07 August 2020 Industry News

UK space launch sector builds foundation for collaborative future

Sentinel-3A satellite view of the UK in May 2020. Image: ESA
Sentinel-3A satellite view of the UK in May 2020. Image: ESA

Industry leaders are urging the UK government to establish world-class rules to enable safe, environmentally conscious and commercially viable space launches from British soil.

A series of UK-wide workshops aimed at developing a common industry position across key issues related to a sovereign launch capability have just been delivered by the Scottish Space Leadership Council (SSLC).

They were designed to foster collaboration and a common UK space sector voice for issues of concern during the UK government’s consultation on its Space Industry Regulations consultation, which runs until 21 October and will create secondary legislation under the Space Industry Act 2018.

A report summarising the output of four workshop modules - range and trajectory management and governance, spaceport operations, and launch safety and indemnity - will be published by SSLC in early September.

More than 60 representatives from across the UK space sector, including both industry and academia, attended each of the virtual sessions.

Government agencies - including the UK Space Agency, Civil Aviation Authority, Centre for the Protection of National Infrastructure, the Ministry of Defence, the Scottish Environmental Protection Agency, Maritime and Coastguard Agency, the Scottish Government and Marine Scotland - were also present as observers.

The UK space industry is keen to work closely with government legislators to create regulations that will enable a technologically innovative spaceflight economy for the UK.

“The industry’s perception is that regulations must promote safety and environmental considerations while still allowing the commercial viability required for the sector to truly thrive,” said John Innes, Chair of the Scottish Space Leadership Council.

“The space industry is therefore keen to seek ways to inform the legislative process and position the UK as a leader in European spaceflight.”

According to Innes, the high level of interest and support for the workshops from across the UK space sector underscores the fundamental importance of launch to the industry. Innes, the high level of interest and support for the workshops from across the UK space sector underscores the fundamental importance of launch to the industry.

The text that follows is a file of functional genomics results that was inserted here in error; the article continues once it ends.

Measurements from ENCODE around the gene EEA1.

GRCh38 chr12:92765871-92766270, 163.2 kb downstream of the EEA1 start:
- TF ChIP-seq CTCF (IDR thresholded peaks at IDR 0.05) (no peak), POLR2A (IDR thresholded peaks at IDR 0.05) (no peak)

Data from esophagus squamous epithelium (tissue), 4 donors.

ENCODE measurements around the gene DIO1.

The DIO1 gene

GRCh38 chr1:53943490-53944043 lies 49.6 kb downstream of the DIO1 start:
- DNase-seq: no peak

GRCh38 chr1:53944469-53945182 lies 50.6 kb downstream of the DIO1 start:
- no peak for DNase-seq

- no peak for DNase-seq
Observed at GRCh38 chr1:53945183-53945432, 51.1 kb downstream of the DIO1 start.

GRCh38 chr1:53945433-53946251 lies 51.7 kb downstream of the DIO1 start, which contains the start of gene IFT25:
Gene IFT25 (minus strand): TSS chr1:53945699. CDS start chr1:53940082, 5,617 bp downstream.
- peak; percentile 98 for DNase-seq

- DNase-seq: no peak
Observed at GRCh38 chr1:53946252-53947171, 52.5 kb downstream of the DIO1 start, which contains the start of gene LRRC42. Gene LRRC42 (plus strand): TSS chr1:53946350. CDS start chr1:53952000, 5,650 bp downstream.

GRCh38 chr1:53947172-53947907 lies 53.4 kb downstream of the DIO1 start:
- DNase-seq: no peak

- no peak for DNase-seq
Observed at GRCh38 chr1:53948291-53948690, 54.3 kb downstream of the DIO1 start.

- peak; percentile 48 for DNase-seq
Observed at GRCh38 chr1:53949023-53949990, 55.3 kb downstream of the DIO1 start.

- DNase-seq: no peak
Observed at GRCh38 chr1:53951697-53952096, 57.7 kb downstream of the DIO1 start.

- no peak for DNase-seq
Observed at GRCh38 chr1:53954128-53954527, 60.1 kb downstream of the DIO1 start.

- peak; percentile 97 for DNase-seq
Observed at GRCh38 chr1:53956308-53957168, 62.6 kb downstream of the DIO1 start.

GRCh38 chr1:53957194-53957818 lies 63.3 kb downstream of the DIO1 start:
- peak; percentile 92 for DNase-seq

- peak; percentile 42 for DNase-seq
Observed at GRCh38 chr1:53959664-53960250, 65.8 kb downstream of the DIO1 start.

“It demonstrates a strong desire to work collaboratively across the whole UK Space sector as well as with regulators to ensure the appropriate balance of safety and practicality,” he added.

SSLC is a voluntary, cross-sectoral representative organisation with membership open across the UK space industry sector with representation from across, academia, government and its agencies welcomed.

Set up in 2017, it provides a platform for collaboration in promoting the sector and take a united approach to shared challenges, such as satellite operations and data analysis, launch vehicle development and integration, the testing of engines and other sub-systems and expansion of new, innovative space sector offerings.

Of these challenges, a key enabler for the sector is the development of practical launch legislation to govern all facets of safe spaceflight from UK soil. This area is felt to require immediate attention given global competition, the legislative process and its overall importance to realising the UK’s space sector potential.

Sub-orbital rocket launches have been taking place in Scotland and across the UK since the 1930s. The 21st century now offers the potential for UK industry to expand its range of launch offerings and services to deliver a full spectrum of launch, including vertical and horizontal orbital launches.

The UK Space Agency’s target to capture 10 percent of the global space market by 2030 has led to significant investment in a number of developing spaceports. The majority of these launch locations are located in Scotland due to geographical benefits related to flight trajectories, particularly for vertical rocket launches.

Several of the developing UK spaceport locations joined the workshops. Miles Carden, programme director at Spaceport Cornwall, said: “This was a fantastic initiative enabling cross-sector input that will ultimately strengthen the UK space industry. Collaboration will be the backbone of our next chapter and will help create the regulations for safe and responsible launch.”

Prestwick Spaceport’s Mick O’Connor stated: “The sector’s success will be determined by how well we collaborate and these workshops are a great start.”

Mark Roberts of Spaceport One referred to the collegiate approach as “fantastic”. He added: “Government, agencies, industry and academia enthusiastically rallying around the common purpose of making launch a success is great news for the UK.”

Scott Hammond, from the Shetland Space Centre, was also delighted to play a part in the workshop. “It was important to bring all parts of the UK space industry together to start to craft a range solution that will suit all,” he said.

Roy Kirk, of Space Hub Sutherland, added: “The workshops were a great success. SSLC provided a valuable opportunity for key players in Scotland’s space sector to share knowledge and experience while learning from specialists in a range of subjects.”

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